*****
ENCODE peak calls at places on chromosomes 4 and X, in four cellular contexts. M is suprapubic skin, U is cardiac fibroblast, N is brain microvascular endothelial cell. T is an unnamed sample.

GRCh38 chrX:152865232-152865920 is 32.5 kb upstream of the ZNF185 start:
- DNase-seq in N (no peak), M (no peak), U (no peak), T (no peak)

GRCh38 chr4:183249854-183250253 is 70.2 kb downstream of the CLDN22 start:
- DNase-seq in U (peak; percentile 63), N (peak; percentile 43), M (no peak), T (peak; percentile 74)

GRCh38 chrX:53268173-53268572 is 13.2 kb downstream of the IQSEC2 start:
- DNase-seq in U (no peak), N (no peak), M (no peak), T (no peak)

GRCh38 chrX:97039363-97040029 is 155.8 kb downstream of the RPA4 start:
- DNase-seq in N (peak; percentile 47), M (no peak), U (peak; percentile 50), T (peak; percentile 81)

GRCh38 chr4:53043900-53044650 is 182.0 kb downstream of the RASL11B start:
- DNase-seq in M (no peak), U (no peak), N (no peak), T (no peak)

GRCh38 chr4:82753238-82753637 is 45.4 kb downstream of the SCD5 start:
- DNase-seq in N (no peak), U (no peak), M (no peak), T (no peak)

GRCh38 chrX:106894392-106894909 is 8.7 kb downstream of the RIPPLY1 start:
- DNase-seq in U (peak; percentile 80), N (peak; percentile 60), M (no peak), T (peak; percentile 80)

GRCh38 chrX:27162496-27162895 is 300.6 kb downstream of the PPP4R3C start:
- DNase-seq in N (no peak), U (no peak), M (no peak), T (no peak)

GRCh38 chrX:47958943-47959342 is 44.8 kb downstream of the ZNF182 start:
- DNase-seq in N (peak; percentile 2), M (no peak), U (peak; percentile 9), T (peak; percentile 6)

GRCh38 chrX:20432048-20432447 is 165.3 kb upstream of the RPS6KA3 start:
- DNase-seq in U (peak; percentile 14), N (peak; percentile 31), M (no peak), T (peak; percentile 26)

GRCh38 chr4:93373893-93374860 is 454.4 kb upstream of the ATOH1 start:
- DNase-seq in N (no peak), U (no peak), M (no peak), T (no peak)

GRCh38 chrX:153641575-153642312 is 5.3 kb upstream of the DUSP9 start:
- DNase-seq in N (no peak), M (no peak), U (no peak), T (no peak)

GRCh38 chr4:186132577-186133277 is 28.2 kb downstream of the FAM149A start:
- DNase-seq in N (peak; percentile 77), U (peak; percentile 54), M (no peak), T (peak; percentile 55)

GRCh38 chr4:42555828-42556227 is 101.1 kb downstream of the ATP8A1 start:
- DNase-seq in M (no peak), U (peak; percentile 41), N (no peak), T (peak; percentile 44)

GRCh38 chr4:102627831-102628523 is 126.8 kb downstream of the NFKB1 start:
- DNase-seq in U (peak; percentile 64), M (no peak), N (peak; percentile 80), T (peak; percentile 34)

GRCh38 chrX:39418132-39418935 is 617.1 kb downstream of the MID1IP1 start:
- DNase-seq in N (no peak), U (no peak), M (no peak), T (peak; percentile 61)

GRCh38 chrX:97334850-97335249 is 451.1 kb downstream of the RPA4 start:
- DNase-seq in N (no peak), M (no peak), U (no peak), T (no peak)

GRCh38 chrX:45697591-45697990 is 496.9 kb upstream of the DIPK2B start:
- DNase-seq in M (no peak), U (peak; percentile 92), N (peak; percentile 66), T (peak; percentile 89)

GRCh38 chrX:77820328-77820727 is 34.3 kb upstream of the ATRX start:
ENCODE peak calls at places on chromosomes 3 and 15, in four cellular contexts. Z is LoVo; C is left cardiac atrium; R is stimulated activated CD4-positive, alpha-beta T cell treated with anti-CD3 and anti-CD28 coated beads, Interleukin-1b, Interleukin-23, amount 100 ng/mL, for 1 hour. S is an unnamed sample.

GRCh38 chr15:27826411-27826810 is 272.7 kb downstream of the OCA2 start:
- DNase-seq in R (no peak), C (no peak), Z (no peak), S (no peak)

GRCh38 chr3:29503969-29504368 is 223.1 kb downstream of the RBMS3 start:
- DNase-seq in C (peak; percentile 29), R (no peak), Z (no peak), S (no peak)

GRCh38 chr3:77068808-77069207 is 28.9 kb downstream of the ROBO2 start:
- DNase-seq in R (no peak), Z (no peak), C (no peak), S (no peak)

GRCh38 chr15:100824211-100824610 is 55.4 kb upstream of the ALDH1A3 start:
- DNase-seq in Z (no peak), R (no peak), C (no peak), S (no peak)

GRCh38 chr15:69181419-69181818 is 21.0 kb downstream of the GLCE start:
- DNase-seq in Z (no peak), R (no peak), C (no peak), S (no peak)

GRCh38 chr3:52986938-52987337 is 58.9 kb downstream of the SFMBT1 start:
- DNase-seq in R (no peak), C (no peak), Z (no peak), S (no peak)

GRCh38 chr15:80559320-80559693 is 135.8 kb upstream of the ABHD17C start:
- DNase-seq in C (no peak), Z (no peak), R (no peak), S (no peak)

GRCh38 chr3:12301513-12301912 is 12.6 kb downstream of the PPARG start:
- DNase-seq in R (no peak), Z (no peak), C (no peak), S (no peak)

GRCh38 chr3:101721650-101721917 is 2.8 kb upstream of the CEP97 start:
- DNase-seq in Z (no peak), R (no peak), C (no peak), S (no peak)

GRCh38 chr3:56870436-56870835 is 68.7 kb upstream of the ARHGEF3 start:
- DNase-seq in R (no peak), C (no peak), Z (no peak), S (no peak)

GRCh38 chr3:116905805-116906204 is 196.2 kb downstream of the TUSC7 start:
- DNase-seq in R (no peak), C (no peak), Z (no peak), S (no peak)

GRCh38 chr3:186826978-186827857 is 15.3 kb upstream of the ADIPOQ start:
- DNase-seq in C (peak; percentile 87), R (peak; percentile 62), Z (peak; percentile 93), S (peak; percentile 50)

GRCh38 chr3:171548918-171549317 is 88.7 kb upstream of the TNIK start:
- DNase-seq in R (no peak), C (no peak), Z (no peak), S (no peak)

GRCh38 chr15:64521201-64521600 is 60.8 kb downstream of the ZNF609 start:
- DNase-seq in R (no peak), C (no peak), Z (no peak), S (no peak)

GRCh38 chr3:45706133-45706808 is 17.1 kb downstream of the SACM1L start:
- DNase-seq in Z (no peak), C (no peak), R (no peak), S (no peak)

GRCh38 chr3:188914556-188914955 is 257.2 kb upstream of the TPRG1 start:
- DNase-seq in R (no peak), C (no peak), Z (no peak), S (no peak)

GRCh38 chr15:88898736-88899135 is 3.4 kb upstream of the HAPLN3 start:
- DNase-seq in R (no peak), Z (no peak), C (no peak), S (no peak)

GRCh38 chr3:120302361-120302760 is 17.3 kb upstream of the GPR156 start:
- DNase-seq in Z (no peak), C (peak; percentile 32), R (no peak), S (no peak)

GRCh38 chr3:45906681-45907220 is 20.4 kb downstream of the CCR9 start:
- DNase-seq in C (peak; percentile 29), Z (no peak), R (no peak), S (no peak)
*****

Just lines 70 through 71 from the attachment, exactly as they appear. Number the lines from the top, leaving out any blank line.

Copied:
GRCh38 chr3:188914556-188914955 is 257.2 kb upstream of the TPRG1 start:
- DNase-seq in R (no peak), C (no peak), Z (no peak), S (no peak)